Tuesday, June 21, 2016

The grief that comes with aging

Based on: Halligan, M. (2001). Lapping. In The fog garden : a novel (pp.1-8). Crows Nest, NSW. : Allen and Unwin.

Growing older increases the risk of experiencing loss. 

The movement of the mind is like the lapping of waves. Some memories are intensified while others are erased; like the waves which ebb and flow, creating and removing, patterns on the sand. When one is grieving, one may observe commonplace activities in great detail. Halligan, after the death of his wife, was exquisitely sensitive to the sounds of the birds around his house and to the activities of children playing on the beach. His memory sharpened the images of his wife greeting him with a kiss every time he returned home and there is a painful intensity in the way he remembered always being comforted by the sight of his wife’s car even though it was of a colour that he detested.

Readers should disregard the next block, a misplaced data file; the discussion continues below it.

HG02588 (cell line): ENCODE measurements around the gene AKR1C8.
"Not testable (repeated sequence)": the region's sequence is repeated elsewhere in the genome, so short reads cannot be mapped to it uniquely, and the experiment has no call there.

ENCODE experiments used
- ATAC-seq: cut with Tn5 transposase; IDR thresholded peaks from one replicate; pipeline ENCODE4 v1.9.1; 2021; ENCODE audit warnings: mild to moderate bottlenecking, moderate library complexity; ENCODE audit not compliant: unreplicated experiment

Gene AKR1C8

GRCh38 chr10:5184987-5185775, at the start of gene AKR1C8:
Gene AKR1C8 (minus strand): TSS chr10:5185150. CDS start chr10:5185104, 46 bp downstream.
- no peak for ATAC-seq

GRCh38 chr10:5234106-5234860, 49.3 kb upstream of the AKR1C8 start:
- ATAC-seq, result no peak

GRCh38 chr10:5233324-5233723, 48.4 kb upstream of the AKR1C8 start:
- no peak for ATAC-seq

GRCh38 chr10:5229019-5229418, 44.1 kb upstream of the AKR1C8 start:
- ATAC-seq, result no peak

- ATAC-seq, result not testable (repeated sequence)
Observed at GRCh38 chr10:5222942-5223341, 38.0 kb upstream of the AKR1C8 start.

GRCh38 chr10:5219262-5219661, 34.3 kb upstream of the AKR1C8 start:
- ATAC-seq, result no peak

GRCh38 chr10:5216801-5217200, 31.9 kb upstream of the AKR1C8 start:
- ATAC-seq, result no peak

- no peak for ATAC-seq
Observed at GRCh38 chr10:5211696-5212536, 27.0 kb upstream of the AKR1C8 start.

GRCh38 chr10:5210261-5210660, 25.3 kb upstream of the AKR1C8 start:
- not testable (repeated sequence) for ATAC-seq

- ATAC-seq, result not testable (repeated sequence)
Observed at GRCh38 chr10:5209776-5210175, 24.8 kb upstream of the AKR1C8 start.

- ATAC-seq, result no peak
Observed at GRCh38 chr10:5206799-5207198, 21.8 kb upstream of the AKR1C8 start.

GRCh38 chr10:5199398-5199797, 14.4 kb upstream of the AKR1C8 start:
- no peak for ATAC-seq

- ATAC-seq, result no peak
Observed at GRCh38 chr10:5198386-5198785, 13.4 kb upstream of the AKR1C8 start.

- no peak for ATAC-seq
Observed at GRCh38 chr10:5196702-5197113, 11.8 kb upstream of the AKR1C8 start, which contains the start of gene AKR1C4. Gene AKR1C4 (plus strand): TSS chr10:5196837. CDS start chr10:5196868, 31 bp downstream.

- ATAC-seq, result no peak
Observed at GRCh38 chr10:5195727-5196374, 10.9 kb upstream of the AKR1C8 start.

Grief can also be externalised. Halligan takes the large cathedral he used to frequent with his wife to be symbolic of the enormity of his grief. The analogy is apt.  Grief can be as complex as a cathedral with all its intricate sculptures and carvings and grief, like the cathedral, has a way of hushing and silencing interactions between people.  


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